With the unveiling of a circular train that would span 287 kilometers, Bengaluru, which is the bustling information technology hub of India, is on the verge of experiencing a first-of-its-kind development in its transportation infrastructure.
This ambitious initiative was revealed by Railway Minister Ashwini Vaishnaw during a press conference that took place after a thorough examination of the various railway projects in Bengaluru.
Comprehensive connectivity over seven different pathways is the vision for the future.
It is the goal of the circular railway to connect important towns in the Bengaluru area, thereby creating the most extensive network in India. This idea goes beyond the requirements of the present and envisions a transportation solution for the next forty to fifty years.
When considered in conjunction with the Bengaluru Suburban Railway Project (BSRP), it materializes as the ultimate solution to the ever-changing transportation requirements of the metropolis.
Research on Feasibility and Alignment Receives Unprecedented Financial Support
A feasibility and alignment study amounting to seven crore rupees has been granted by Minister Ashwini Vaishnaw in recognition of the considerable discussions that have taken place over Bengaluru’s circular railway.
The success of the project and the fulfillment of the ever-evolving requirements of the city are both dependent on this crucial undertaking.
The circular railway, which would be longer than Chennai’s network of 235.5 kilometers, has the potential to become India’s greatest suburban railway if it were to be implemented.
A Possible Timeline: Something That Could Happen Within the Next Five Years?
Despite the fact that the minister did not provide a specific timetable, reputable sources within the South Western Railway (SWR) have indicated that the circular railway might become a reality within the next five years, provided that all goes according to plan.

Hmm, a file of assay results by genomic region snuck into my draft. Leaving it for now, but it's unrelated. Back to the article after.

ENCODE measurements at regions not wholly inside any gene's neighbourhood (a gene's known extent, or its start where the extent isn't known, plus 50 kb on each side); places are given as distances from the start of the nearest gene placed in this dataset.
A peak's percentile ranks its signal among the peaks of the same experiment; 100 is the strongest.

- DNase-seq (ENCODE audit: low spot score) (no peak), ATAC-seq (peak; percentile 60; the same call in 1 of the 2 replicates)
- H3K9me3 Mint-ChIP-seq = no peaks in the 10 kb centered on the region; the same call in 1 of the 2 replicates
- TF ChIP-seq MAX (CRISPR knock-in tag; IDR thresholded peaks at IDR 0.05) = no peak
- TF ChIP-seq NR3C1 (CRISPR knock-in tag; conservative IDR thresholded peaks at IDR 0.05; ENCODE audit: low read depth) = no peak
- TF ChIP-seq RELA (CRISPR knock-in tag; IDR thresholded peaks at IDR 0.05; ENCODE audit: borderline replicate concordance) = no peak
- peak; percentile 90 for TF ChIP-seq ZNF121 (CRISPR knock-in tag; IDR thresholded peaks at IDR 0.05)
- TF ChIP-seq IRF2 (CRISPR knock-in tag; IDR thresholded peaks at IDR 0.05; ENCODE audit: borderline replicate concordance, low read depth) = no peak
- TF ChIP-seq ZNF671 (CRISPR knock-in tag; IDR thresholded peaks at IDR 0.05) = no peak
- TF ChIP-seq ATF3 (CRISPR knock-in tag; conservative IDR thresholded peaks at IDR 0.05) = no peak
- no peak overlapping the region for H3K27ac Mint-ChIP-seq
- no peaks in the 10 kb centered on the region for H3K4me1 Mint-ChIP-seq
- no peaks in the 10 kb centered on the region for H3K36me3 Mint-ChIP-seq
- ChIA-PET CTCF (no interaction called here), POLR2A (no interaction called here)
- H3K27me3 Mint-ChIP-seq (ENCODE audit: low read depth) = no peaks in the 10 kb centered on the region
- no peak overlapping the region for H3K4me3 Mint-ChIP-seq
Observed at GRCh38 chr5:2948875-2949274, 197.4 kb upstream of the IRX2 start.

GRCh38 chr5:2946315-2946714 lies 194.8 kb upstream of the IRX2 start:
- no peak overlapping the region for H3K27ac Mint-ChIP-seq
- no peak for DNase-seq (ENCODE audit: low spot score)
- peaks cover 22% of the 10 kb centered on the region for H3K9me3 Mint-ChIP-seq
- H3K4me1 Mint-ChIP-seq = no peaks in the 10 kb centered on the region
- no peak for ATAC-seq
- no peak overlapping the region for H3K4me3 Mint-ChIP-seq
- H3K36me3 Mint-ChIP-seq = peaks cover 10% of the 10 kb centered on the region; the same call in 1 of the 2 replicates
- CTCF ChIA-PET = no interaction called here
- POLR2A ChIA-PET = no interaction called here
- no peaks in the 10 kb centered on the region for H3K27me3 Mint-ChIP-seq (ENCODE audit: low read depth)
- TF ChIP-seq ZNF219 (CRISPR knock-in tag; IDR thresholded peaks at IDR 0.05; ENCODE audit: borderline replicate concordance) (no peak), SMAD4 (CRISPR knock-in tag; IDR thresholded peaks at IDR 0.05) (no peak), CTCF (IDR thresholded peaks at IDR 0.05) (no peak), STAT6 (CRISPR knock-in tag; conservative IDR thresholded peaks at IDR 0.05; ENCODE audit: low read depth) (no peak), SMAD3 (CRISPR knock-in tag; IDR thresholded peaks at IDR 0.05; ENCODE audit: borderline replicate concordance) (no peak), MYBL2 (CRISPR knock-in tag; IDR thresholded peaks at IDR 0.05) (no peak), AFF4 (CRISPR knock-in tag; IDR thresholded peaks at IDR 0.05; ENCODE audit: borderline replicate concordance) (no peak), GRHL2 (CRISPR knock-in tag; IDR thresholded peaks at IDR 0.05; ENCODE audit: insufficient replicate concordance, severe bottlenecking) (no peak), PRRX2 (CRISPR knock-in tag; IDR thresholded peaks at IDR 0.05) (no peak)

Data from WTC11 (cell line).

The proposed circular train is intended to be constructed in accordance with a hub-and-spoke plan, which will allow for the seamless integration of the city’s core with seven spokes that are situated roughly 20-25 kilometers distant.
What is the Difference Between the Peripheral Ring Road (PRR) and the Railways’ Version of the Concept?
In its most basic form, the circular railway can be understood as the similarity between the rails and the Peripheral Ring Road (PRR).
Minister Vaishnaw offered some insight into the proposed route, noting a Nidavanda-Nidavanda line that would pass through Doddaballapur, Devanahalli, Malur, Heelalige, Hejjala, and Solur.
It is considered that the rail-based system will improve public transportation in a manner that is comparable to the successful models that have been implemented in other global cities such as Tokyo, London, Delhi, or Bengaluru.
Investigation of the Possibilities and Next Steps
The feasibility and alignment study, which is going to be carried out by the SWR’s Construction Organisation, is an essential first step.
In the near future, it is predicted that the research will be soliciting bids, and the report is projected to be completed by September 2024.
Following that, it is anticipated that a Detailed Project Report (DPR) will be launched in the year 2025, with the completion of the DPR possibly taking up to one year.
It is possible that the construction of 80–90 kilometers of the circular railway might be completed per year if all goes according to plan. A minimum of two tracks will be included in the railway network, and the entire network will be fully electrified.